Discussion on a compounding trade idea

np88

Newbie
9 0
Hi all,

This is a basic strategy for a single trade that I have been deliberating for a little while and I think it has many drawbacks but would like your ideas on these so I can work around this and make a more solid strategy.

The idea is based around compounding on a single trade. Let's assume you have found a trend and a resistance point. You know (as an assumption) the market is likely to fall by 5 points if it passes this point. I am deliberating the best way to maximise a single trade on this using compounding.

The idea is that you set a limit order at each point so that the amount per point is 10% higher at each point.

Let's say the starting value is £100 per point and the security being traded is at 100 and likely to drop to 95.

Therefore there are orders as follows:

100 - £100 per point
99 - £110 per point
98 - £121 per point
97 - £133.10 per point
96 - £146.41 per point
95 - close trade for £610.51 instead of £500 if only £100 was used

Potential drawbacks:
- as the trade compounds, a move in the opposite direction will have a bigger effect than if it was not compounded.
- the price may 'slip' past the order price before it is executed.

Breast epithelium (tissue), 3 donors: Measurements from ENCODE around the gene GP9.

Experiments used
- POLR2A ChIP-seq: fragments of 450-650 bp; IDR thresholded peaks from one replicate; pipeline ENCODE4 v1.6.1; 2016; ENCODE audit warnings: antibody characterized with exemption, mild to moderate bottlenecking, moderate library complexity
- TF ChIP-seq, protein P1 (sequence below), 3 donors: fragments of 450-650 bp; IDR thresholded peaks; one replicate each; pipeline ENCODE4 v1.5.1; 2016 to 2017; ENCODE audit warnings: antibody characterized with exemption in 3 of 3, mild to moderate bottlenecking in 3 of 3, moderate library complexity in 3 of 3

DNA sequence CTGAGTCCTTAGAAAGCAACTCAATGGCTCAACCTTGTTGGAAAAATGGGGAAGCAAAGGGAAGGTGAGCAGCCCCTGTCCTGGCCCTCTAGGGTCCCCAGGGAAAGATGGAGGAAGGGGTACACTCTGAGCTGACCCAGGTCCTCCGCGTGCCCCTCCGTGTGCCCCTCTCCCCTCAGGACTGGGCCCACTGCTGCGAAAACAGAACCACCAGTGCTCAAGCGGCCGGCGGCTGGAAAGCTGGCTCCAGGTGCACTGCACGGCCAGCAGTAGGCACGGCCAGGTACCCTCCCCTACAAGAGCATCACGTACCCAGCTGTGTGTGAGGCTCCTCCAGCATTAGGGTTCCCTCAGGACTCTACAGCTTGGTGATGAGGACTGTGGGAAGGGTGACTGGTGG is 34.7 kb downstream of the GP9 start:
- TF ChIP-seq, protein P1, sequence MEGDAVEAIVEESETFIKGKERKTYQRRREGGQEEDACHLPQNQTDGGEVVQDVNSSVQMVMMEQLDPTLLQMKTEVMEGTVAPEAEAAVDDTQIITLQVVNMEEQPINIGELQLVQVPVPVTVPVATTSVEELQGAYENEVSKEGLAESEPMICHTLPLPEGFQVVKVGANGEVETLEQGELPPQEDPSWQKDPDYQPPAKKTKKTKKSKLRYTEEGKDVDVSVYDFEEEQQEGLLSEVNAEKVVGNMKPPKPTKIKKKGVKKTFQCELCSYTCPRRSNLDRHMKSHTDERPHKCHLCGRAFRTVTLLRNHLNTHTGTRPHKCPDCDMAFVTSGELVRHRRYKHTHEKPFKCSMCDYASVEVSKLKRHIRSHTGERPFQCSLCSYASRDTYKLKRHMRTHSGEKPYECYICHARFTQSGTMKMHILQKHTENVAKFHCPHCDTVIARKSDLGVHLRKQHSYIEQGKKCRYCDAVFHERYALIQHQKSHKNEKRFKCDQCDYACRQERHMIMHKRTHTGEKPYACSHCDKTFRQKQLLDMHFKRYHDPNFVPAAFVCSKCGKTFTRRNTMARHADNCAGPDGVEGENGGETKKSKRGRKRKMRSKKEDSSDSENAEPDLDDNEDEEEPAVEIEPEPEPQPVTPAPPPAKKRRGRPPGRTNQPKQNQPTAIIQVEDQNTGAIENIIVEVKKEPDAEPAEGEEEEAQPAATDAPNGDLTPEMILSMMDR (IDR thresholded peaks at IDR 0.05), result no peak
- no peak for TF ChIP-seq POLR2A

- margin requirements may mean that more margin is required than the profit made up until that point from compounding.


I have an idea of ways to overcome the above points. Can anyone else provide other potential drawbacks and ways to combat this and the above points?


Thank you very much in advance for your help


NP88
 

barjon

Legendary member
10,612 1,751
long as you shift your stop as you make your additions so that your initial risk is not exceeded it'd be alright
 

Shakone

Senior member
2,458 665
Definitely worth testing out np88.

For systems where you are adding either to losers or winners, for me you have to consider whether this is better than going all in at one point.

Some food for thought. Lets say you have an edge on the order at 100. You haven't mentioned stops, but lets keep it simple and say your target is 95, and your stop is 105, but that it will hit 95 with >50% probability. Then you add in some more to your short at 99. Does this increase or decrease the edge? Does this trade from 99, with target of 95, and stop (still at 105 or wherever you now have it) have an edge on its own? If it doesn't, why trade there? After all, you can view this second trade at 99 as a separate trade. If it has no edge, you shouldn't be adding to your position there should you?

Alternatively if the trade from 99 has a greater edge than the one from 100, then why not go in both positions at 99? This applies all the way down to the position at 96. Even if you are happy to enter with a smaller edge each time, this seems to make a hard task (that of finding a good edge), even harder, because you now have to find an edge where you can continually add with each new addition having a positive edge too.

Adding in as you go, or even scaling out, seems to be more about the psychological advantages.
 

np88

Newbie
9 0
Thanks for the feedback.

Shakone - I get what you are saying but the reason for the compounding idea is to use the profit made from the previous pip to fund the increase on the next pip
 
 
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